The third lesson we have learnt is that our higher education staff, through no fault of their own, have been in a system where research is valued over teaching for promotion for some time. This pandemic must bring this issue to the foreground. The result is underdeveloped pedagogic practices amongst some staff to be able to cope with teaching online. It must be noted, that it takes time to develop anything of quality and see its impact in academic practice, as opposed to academic habit and in the students outcomes ultimately and here behavioural science can help what might happen post-lockdown.
If the past year has shown us anything, it’s that the world is fragile, it’s interconnected, but our policies and practices in higher education are not. Our future challenges as humans are vast, but they fall into a few categories.
Firstly, climate change hasn’t gone away. Travelling to work five days a week, to University for study doesn’t always add value. A question to ask is what does? Electronic resources, provided by University library services should be cheaper, more accessible and easier to use for teaching and learning. All higher education institutions and staff have a role to play here, for lobbying, promoting and teaching everyone about alternatives to overpriced ecosystems. Open Education Resources have never been more important but also having fair ecosystems for authors.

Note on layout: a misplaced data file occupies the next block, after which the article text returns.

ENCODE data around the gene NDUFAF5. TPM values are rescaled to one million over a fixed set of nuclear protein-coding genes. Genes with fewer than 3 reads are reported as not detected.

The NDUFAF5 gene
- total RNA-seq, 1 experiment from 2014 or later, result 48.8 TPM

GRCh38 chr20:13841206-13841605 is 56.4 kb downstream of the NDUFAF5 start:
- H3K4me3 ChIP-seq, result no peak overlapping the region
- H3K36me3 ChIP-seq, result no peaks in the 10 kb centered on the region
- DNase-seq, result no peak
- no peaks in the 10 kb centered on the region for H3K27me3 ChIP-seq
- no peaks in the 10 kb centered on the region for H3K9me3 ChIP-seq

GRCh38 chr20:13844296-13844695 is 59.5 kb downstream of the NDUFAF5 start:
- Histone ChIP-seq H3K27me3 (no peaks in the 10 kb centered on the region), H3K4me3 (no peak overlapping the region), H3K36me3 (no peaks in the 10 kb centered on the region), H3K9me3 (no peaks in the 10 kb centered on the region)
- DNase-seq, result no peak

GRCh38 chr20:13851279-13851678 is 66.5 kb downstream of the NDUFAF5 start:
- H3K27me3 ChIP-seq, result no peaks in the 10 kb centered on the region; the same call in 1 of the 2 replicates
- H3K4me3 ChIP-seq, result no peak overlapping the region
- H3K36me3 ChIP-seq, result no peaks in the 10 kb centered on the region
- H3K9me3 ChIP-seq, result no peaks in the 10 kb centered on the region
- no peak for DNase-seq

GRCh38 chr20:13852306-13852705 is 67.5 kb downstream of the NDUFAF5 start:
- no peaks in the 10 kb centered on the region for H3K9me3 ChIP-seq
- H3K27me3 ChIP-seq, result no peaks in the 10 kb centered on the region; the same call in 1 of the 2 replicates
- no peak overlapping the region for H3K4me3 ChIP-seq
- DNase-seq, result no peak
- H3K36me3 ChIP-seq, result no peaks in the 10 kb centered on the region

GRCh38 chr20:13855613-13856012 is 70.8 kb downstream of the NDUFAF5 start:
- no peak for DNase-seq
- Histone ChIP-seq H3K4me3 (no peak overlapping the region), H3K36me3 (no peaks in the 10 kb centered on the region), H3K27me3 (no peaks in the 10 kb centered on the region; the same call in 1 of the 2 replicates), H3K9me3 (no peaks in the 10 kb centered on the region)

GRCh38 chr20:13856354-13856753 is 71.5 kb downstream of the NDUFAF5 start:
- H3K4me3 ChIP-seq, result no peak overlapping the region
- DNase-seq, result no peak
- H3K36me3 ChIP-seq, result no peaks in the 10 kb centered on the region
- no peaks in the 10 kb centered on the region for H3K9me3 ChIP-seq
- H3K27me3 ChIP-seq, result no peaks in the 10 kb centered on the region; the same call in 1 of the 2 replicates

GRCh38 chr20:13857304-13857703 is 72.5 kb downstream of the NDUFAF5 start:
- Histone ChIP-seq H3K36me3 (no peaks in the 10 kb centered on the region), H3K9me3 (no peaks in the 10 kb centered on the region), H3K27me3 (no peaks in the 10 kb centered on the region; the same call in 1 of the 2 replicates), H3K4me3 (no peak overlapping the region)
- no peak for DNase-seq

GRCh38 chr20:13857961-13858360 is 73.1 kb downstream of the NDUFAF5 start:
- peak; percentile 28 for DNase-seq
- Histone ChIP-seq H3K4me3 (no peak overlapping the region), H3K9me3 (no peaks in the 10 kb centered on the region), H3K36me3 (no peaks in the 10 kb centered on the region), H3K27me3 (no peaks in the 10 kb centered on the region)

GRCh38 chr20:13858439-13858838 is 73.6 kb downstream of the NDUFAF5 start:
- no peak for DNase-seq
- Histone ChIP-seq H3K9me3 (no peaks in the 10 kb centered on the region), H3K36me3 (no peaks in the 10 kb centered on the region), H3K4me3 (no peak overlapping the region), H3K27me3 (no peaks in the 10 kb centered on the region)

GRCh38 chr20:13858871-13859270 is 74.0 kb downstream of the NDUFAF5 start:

Secondly, the value of some subjects and disciplines has changed during the pandemic - e.g. education and health care, but also the arts. Have you missed going to the Theatre, to restaurants, bars and clubs to socialise with people? These activities add richness to society and are just as important, not least to our mental health and wellbeing. We need to think as higher education professionals what type of society we want to educate and evolve into. Are we focusing on graduate salaries, skills or a more deeper value, that of students gaining knowledge that changes them as a person and their view of themselves in our world, able to face the challenges of our times as Dr David Helfand concludes in his 2013 TEDx talk entitled ‘Designing a university for the new millennium’ Our political systems don’t help us here.
Finally, we have seen the rapid innovation and change in practice amongst many higher education staff. It’s our challenge to make this change stick. Not to let apathy and the strong feeling of pre-pandemic ways to creep back in. They will if we let them. It will take brave leadership and collective action to continue a path to a greener, more equal and progressive, people-centred, collective society. This is a crossroads for us a species and to the world, we leave our children. It’s a choice, one we need to take with time to think, robust evidence and with passion.
We can only do this, if we involve, listen to and value everyone in the design of this future. This is our ultimate challenge and now has never been a more pressing time to act collectively. Whatever your role in higher education, speak to another department, another professional service. Do it today. I believe it starts with a common purpose and none greater than designing curricula together. This is my challenge to anyone reading this.
About the Author
Santanu Vasant, Head of the Centre for Excellence in Learning and Teaching at the University of East London and founder and host of TalkingHE podcast. TalkingHE is a monthly podcast for the Higher Education community, available wherever you get your podcasts.